Posted by: Patricia Salkin | August 30, 2015

MN Appeal Court Holds Denial of Conditional-Use Permit Application For Mounted Shooting Events Was Not Arbitrary or Capricious

Relator-landowner Jeffery August owned a 20–acre tract of land located in the Sunrise Township, zoned for agricultural use. August built a fenced-in arena on his property for mounted shooting events, and a public announcement system to use in connection with the events. In 2013, August formed a club, Cowboy Mounted Shooting, and began hosting mounted shooting competitions and clinics. The Sunrise Township Board recommended denying the CUP application under section 8.05 of the CCO due to negative impact and the intrusion of noise caused by the proposed use. The county board then voted to deny the CUP application. August challenged respondent Chisago County Board of Commissioners’ denial of his conditional-use permit (CUP) application. August argued that the county board’s denial was arbitrary and capricious, and the county board erred when it failed to consider certain Minnesota Pollution Control Agency (MPCA) rules.

The record indicated that the county board voted to deny the CUP based on its conflict with the rural retail tourism use, specifically the small-scale/low-impact requirement and the impact it will have on the neighborhood “by intrusion of noise, glare, odor, or other adverse effects.” The county board relied on the criteria enumerated in the county zoning ordinances and thereby provided legally sufficient reasons for denying the CUP. August next contended that the county board could not consider the effects of noise unless the noise met or exceeded the controlling noise standards as determined by the responsible government entity. The court found that section 7.05 did not establish noise standards different from those promulgated by the MPCA. Instead, the zoning ordinances required that a CUP applicant demonstrate that the noise created by the proposed use will not adversely affect neighboring properties, and the rural retail tourism sections require that the use will not impact the neighborhood by intrusion of noise. Accordingly, section 7.05 was not in conflict with the MPCA noise standards, as it did not define any decibel limits for noise considerations. Here, the county zoning staff report stated that it estimated that noise from the property would not exceed the MPCA decibel limits, but the report did not confirm that noise level was measured in accordance with the statutory and administrative rules’ guidelines.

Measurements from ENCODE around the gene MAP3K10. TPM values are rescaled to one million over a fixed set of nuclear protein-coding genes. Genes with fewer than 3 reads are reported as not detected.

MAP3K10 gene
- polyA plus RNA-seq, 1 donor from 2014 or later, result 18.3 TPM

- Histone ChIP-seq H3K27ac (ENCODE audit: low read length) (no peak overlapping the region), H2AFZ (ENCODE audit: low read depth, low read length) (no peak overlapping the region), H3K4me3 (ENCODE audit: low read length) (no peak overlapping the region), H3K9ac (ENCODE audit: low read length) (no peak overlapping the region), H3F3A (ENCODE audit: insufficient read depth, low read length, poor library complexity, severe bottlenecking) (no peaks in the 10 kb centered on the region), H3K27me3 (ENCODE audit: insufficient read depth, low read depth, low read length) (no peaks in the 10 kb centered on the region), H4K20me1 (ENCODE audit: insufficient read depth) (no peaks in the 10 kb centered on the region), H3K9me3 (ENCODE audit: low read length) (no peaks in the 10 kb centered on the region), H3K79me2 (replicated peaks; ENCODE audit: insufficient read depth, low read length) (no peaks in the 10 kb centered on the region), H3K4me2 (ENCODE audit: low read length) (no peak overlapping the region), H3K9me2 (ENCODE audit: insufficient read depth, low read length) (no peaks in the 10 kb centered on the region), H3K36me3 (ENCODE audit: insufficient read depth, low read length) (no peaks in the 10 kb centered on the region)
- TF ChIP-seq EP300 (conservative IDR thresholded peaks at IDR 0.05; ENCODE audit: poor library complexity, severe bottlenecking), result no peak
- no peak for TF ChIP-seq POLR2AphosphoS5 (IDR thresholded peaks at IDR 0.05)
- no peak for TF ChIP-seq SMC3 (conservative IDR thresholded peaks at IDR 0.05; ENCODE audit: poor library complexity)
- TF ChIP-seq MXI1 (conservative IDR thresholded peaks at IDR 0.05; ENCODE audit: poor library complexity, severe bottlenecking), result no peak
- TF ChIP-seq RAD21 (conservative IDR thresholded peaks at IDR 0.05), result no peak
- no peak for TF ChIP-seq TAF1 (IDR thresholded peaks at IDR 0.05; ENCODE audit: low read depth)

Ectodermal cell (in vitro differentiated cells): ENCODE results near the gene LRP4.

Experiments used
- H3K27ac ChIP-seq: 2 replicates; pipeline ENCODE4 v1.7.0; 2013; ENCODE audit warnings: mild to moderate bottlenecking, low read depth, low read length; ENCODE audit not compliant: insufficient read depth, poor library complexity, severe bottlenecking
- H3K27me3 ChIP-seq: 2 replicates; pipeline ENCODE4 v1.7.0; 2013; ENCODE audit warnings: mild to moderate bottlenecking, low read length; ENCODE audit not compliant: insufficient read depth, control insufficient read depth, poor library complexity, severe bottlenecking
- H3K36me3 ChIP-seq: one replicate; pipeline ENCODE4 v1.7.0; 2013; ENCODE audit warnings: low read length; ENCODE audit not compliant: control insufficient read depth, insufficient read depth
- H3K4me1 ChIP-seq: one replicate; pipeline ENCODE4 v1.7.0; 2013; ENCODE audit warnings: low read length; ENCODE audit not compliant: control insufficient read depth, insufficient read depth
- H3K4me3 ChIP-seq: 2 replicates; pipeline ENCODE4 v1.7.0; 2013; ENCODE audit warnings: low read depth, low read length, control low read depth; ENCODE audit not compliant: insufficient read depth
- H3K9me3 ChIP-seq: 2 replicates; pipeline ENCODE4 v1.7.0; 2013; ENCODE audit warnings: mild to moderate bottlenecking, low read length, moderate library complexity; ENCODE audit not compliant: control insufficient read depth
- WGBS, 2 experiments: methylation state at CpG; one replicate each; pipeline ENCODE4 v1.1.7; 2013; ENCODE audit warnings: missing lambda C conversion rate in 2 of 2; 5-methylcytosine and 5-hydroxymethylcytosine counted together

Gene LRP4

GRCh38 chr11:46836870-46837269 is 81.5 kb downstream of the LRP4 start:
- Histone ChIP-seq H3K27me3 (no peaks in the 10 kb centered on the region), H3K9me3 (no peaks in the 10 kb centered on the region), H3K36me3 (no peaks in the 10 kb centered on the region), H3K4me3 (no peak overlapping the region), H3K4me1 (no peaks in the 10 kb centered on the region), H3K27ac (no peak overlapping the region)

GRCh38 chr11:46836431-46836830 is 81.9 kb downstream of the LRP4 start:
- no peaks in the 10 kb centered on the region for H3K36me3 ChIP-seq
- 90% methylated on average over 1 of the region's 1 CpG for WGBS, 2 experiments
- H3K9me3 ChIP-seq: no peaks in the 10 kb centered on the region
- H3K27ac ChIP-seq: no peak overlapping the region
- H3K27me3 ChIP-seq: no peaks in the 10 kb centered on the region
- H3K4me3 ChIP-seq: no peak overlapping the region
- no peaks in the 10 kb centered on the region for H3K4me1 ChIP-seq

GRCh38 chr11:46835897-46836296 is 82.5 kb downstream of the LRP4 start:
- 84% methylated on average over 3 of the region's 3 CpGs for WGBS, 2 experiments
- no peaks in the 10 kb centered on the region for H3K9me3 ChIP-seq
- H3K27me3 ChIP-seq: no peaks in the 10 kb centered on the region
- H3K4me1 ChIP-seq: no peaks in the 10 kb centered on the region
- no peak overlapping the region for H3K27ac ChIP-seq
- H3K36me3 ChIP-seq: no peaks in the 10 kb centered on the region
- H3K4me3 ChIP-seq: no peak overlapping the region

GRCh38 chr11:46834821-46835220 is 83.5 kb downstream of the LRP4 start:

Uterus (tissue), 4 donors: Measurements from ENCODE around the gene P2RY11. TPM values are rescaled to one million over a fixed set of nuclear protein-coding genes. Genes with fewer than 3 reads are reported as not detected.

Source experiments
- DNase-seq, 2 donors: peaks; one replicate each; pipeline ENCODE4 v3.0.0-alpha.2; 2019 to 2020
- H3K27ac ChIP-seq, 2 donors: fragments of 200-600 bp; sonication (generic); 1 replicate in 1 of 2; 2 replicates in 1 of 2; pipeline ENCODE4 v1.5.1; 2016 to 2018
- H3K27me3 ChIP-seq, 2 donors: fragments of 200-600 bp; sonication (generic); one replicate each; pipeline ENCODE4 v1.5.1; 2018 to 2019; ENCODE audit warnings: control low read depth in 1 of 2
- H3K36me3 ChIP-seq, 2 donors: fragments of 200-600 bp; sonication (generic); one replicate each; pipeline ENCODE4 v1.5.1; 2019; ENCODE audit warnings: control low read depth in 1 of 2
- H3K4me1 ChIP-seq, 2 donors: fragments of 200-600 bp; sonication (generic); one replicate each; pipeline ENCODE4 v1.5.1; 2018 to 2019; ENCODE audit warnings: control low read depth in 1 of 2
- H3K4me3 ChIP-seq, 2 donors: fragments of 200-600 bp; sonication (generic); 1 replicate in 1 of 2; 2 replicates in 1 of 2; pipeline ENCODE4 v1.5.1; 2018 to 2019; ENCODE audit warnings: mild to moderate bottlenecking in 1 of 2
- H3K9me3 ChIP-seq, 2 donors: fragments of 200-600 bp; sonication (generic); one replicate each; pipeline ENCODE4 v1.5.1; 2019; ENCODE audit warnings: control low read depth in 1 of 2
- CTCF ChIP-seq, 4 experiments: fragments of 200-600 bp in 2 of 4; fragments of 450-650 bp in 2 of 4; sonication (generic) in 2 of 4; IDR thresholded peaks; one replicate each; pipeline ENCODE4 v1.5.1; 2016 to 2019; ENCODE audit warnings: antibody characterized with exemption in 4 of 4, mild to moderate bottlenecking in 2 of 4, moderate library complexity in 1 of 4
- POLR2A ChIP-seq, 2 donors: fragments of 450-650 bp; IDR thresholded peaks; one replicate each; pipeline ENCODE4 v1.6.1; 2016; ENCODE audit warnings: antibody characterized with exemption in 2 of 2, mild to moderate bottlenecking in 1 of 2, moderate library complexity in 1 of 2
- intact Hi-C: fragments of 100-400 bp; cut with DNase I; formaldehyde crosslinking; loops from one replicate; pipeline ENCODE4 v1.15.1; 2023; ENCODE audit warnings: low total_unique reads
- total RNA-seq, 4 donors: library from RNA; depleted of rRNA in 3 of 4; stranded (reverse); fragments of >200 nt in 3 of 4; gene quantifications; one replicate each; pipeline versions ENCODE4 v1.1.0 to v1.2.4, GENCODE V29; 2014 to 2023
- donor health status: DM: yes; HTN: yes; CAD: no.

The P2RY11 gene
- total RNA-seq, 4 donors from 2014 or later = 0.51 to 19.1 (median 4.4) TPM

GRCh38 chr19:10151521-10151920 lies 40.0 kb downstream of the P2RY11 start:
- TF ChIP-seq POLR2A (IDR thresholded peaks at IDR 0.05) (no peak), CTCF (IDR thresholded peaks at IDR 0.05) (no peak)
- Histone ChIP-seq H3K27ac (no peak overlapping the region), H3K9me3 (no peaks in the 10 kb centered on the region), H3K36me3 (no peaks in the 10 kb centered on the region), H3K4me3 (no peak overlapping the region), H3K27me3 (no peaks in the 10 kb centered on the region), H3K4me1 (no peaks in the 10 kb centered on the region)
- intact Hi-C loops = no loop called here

Moreover, members of the planning commission visited the property and heard, firsthand, the noise caused by the mounted shooting events and relied on these observations when making their recommendation. Thus, the court found the county board reasonably relied on the landowners’ concerns and planning commission members’ observations and therefore had a sufficient factual basis to determine that the increase in noise would adversely affect the neighborhood. Accordingly, the county board’s decision to deny the CUP was not unreasonable, arbitrary, or capricious.

August v Chisago County Board of Commissioners, 2015 WL 4877658 (MN App. 8/17/2015)

The opinion can be accessed at:

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